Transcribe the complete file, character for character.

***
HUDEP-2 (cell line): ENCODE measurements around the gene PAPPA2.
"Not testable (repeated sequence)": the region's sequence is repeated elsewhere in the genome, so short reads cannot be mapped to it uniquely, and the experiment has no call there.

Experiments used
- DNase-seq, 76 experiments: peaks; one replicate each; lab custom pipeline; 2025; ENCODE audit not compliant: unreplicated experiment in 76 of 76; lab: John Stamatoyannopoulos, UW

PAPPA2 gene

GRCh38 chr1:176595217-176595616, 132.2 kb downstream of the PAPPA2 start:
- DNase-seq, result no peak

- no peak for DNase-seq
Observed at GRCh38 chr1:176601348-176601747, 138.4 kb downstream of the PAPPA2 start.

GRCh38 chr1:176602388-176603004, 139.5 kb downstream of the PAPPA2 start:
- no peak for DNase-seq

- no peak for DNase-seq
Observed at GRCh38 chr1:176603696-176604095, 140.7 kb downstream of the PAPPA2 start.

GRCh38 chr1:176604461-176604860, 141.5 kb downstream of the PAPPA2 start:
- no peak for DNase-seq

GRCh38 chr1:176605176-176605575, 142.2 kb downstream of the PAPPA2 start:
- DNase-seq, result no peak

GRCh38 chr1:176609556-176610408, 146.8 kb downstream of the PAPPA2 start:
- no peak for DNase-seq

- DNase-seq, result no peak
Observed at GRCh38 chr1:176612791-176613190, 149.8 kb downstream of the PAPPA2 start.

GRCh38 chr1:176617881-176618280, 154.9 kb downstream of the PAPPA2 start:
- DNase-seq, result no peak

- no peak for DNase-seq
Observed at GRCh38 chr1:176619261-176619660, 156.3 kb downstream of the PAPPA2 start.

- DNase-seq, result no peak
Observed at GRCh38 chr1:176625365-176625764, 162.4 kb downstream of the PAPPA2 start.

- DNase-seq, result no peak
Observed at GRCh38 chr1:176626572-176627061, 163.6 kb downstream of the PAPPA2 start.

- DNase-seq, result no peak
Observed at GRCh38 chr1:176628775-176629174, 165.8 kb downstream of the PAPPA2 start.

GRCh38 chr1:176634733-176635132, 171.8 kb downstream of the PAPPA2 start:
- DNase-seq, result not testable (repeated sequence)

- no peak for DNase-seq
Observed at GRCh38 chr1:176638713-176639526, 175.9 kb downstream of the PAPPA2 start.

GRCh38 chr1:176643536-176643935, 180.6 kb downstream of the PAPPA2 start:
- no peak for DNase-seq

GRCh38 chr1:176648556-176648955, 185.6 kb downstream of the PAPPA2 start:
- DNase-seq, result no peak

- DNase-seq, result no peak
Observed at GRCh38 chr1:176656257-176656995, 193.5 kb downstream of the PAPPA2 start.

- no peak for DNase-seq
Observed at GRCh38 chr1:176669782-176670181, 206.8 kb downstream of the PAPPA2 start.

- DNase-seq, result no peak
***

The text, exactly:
HUDEP-2 (cell line): ENCODE measurements around the gene PAPPA2.
"Not testable (repeated sequence)": the region's sequence is repeated elsewhere in the genome, so short reads cannot be mapped to it uniquely, and the experiment has no call there.

Experiments used
- DNase-seq, 76 experiments: peaks; one replicate each; lab custom pipeline; 2025; ENCODE audit not compliant: unreplicated experiment in 76 of 76; lab: John Stamatoyannopoulos, UW

PAPPA2 gene

GRCh38 chr1:176595217-176595616, 132.2 kb downstream of the PAPPA2 start:
- DNase-seq, result no peak

- no peak for DNase-seq
Observed at GRCh38 chr1:176601348-176601747, 138.4 kb downstream of the PAPPA2 start.

GRCh38 chr1:176602388-176603004, 139.5 kb downstream of the PAPPA2 start:
- no peak for DNase-seq

- no peak for DNase-seq
Observed at GRCh38 chr1:176603696-176604095, 140.7 kb downstream of the PAPPA2 start.

GRCh38 chr1:176604461-176604860, 141.5 kb downstream of the PAPPA2 start:
- no peak for DNase-seq

GRCh38 chr1:176605176-176605575, 142.2 kb downstream of the PAPPA2 start:
- DNase-seq, result no peak

GRCh38 chr1:176609556-176610408, 146.8 kb downstream of the PAPPA2 start:
- no peak for DNase-seq

- DNase-seq, result no peak
Observed at GRCh38 chr1:176612791-176613190, 149.8 kb downstream of the PAPPA2 start.

GRCh38 chr1:176617881-176618280, 154.9 kb downstream of the PAPPA2 start:
- DNase-seq, result no peak

- no peak for DNase-seq
Observed at GRCh38 chr1:176619261-176619660, 156.3 kb downstream of the PAPPA2 start.

- DNase-seq, result no peak
Observed at GRCh38 chr1:176625365-176625764, 162.4 kb downstream of the PAPPA2 start.

- DNase-seq, result no peak
Observed at GRCh38 chr1:176626572-176627061, 163.6 kb downstream of the PAPPA2 start.

- DNase-seq, result no peak
Observed at GRCh38 chr1:176628775-176629174, 165.8 kb downstream of the PAPPA2 start.

GRCh38 chr1:176634733-176635132, 171.8 kb downstream of the PAPPA2 start:
- DNase-seq, result not testable (repeated sequence)

- no peak for DNase-seq
Observed at GRCh38 chr1:176638713-176639526, 175.9 kb downstream of the PAPPA2 start.

GRCh38 chr1:176643536-176643935, 180.6 kb downstream of the PAPPA2 start:
- no peak for DNase-seq

GRCh38 chr1:176648556-176648955, 185.6 kb downstream of the PAPPA2 start:
- DNase-seq, result no peak

- DNase-seq, result no peak
Observed at GRCh38 chr1:176656257-176656995, 193.5 kb downstream of the PAPPA2 start.

- no peak for DNase-seq
Observed at GRCh38 chr1:176669782-176670181, 206.8 kb downstream of the PAPPA2 start.

- DNase-seq, result no peak